Pharmacological targeting of cell cycle, apoptotic and cell adhesion signaling pathways implicated in chemoresistance of cancer cells

Dauren Alimbetov, Sholpan Askarova, Bauyrzhan Umbayev, Terence Davis, David Kipling

Research output: Contribution to journalReview article

10 Citations (Scopus)

Abstract

Chemotherapeutic drugs target a physiological differentiating feature of cancer cells as they tend to actively proliferate more than normal cells. They have well-known side-effects resulting from the death of highly proliferative normal cells in the gut and immune system. Cancer treatment has changed dramatically over the years owing to rapid advances in oncology research. Developments in cancer therapies, namely surgery, radiotherapy, cytotoxic chemotherapy and selective treatment methods due to better understanding of tumor characteristics, have significantly increased cancer survival. However, many chemotherapeutic regimes still fail, with 90% of the drug failures in metastatic cancer treatment due to chemoresistance, as cancer cells eventually develop resistance to chemotherapeutic drugs. Chemoresistance is caused through genetic mutations in various proteins involved in cellular mechanisms such as cell cycle, apoptosis and cell adhesion, and targeting those mechanisms could improve outcomes of cancer therapy. Recent developments in cancer treatment are focused on combination therapy, whereby cells are sensitized to chemotherapeutic agents using inhibitors of target pathways inducing chemoresistance thus, hopefully, overcoming the problems of drug resistance. In this review, we discuss the role of cell cycle, apoptosis and cell adhesion in cancer chemoresistance mechanisms, possible drugs to target these pathways and, thus, novel therapeutic approaches for cancer treatment.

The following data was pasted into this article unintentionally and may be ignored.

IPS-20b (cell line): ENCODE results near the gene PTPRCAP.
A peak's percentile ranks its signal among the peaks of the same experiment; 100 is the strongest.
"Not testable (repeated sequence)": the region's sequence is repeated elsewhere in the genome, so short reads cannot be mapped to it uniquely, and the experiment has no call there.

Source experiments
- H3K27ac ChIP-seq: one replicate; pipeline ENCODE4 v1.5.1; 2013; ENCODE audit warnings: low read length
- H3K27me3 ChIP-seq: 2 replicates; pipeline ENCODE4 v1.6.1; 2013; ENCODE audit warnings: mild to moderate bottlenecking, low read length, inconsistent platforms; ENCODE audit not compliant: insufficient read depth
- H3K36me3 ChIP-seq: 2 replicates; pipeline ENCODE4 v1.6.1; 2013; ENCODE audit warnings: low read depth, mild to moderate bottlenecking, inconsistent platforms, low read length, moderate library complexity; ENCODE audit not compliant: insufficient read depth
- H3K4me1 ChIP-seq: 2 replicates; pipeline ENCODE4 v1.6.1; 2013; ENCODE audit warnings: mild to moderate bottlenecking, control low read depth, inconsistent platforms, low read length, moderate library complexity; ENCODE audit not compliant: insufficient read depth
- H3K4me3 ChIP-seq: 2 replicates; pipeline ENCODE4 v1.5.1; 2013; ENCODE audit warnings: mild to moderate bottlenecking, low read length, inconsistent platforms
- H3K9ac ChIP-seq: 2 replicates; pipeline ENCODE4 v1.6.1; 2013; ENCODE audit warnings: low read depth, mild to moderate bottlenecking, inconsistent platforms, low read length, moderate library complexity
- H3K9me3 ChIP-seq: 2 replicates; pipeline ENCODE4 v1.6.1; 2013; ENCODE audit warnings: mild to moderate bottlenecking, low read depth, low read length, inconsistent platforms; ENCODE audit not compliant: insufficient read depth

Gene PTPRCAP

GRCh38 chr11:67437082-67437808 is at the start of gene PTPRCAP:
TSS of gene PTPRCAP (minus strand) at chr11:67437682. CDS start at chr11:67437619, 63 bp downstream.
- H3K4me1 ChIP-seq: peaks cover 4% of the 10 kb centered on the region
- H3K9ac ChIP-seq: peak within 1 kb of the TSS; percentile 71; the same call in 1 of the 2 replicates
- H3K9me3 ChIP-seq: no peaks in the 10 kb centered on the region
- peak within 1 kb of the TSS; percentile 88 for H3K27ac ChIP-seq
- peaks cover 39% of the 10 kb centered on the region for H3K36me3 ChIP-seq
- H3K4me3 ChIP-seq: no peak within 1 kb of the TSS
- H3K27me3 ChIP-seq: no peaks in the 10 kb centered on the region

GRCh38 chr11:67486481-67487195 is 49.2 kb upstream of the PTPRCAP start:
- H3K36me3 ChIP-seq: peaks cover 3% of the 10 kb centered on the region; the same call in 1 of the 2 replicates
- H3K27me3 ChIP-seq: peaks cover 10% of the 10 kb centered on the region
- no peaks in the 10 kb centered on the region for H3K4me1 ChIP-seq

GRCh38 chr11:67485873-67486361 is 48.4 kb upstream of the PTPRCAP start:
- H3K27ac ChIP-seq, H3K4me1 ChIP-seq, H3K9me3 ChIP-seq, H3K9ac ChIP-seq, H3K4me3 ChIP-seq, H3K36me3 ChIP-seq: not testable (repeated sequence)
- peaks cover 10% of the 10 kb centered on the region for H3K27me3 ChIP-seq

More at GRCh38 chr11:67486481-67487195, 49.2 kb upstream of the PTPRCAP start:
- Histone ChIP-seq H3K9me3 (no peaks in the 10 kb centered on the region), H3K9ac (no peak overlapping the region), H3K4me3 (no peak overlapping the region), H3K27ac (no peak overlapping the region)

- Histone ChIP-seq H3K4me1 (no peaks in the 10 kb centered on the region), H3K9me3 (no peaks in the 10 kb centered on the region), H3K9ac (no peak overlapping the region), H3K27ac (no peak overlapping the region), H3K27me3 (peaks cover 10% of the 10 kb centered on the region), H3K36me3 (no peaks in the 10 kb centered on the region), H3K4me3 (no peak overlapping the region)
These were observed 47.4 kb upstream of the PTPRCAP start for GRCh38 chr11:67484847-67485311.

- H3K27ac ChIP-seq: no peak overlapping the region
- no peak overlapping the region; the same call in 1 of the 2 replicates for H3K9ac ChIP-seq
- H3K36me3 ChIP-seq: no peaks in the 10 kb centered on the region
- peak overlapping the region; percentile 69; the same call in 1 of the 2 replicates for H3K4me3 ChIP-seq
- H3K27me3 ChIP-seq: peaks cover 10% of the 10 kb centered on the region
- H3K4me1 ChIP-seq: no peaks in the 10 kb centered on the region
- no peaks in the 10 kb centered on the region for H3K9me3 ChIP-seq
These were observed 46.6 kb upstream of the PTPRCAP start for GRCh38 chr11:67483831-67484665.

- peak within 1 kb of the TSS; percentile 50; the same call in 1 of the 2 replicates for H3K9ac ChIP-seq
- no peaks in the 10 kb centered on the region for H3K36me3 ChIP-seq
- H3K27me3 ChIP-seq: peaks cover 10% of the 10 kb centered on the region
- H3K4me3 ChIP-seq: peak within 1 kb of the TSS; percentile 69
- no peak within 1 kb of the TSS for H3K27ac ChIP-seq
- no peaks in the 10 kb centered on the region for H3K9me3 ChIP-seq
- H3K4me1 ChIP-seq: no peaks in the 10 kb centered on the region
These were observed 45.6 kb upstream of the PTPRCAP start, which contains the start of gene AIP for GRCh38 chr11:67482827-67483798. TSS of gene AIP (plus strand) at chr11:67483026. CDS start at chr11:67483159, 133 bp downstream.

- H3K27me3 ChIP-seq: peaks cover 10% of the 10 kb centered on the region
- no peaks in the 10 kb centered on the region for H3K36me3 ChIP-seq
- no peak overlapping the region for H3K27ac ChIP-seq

Original languageEnglish
Article number1690
JournalInternational Journal of Molecular Sciences
Volume19
Issue number6
DOIs
Publication statusPublished - Jun 6 2018

Fingerprint

Oncology
Cell adhesion
Cell Adhesion
Cell Cycle
adhesion
cancer
Cells
Pharmacology
cycles
cells
drugs
Pharmaceutical Preparations
Cell death
Neoplasms
Apoptosis
therapy
Chemotherapy
Immune system
Radiotherapy
apoptosis

Keywords

  • Apoptosis
  • Cell adhesion
  • Cell cycle
  • Chemoresistance
  • Small molecules

ASJC Scopus subject areas

  • Catalysis
  • Molecular Biology
  • Spectroscopy
  • Computer Science Applications
  • Physical and Theoretical Chemistry
  • Organic Chemistry
  • Inorganic Chemistry

Cite this

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abstract = "Chemotherapeutic drugs target a physiological differentiating feature of cancer cells as they tend to actively proliferate more than normal cells. They have well-known side-effects resulting from the death of highly proliferative normal cells in the gut and immune system. Cancer treatment has changed dramatically over the years owing to rapid advances in oncology research. Developments in cancer therapies, namely surgery, radiotherapy, cytotoxic chemotherapy and selective treatment methods due to better understanding of tumor characteristics, have significantly increased cancer survival. However, many chemotherapeutic regimes still fail, with 90{\%} of the drug failures in metastatic cancer treatment due to chemoresistance, as cancer cells eventually develop resistance to chemotherapeutic drugs. Chemoresistance is caused through genetic mutations in various proteins involved in cellular mechanisms such as cell cycle, apoptosis and cell adhesion, and targeting those mechanisms could improve outcomes of cancer therapy. Recent developments in cancer treatment are focused on combination therapy, whereby cells are sensitized to chemotherapeutic agents using inhibitors of target pathways inducing chemoresistance thus, hopefully, overcoming the problems of drug resistance. In this review, we discuss the role of cell cycle, apoptosis and cell adhesion in cancer chemoresistance mechanisms, possible drugs to target these pathways and, thus, novel therapeutic approaches for cancer treatment.",
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AU - Askarova, Sholpan

AU - Umbayev, Bauyrzhan

AU - Davis, Terence

AU - Kipling, David

PY - 2018/6/6

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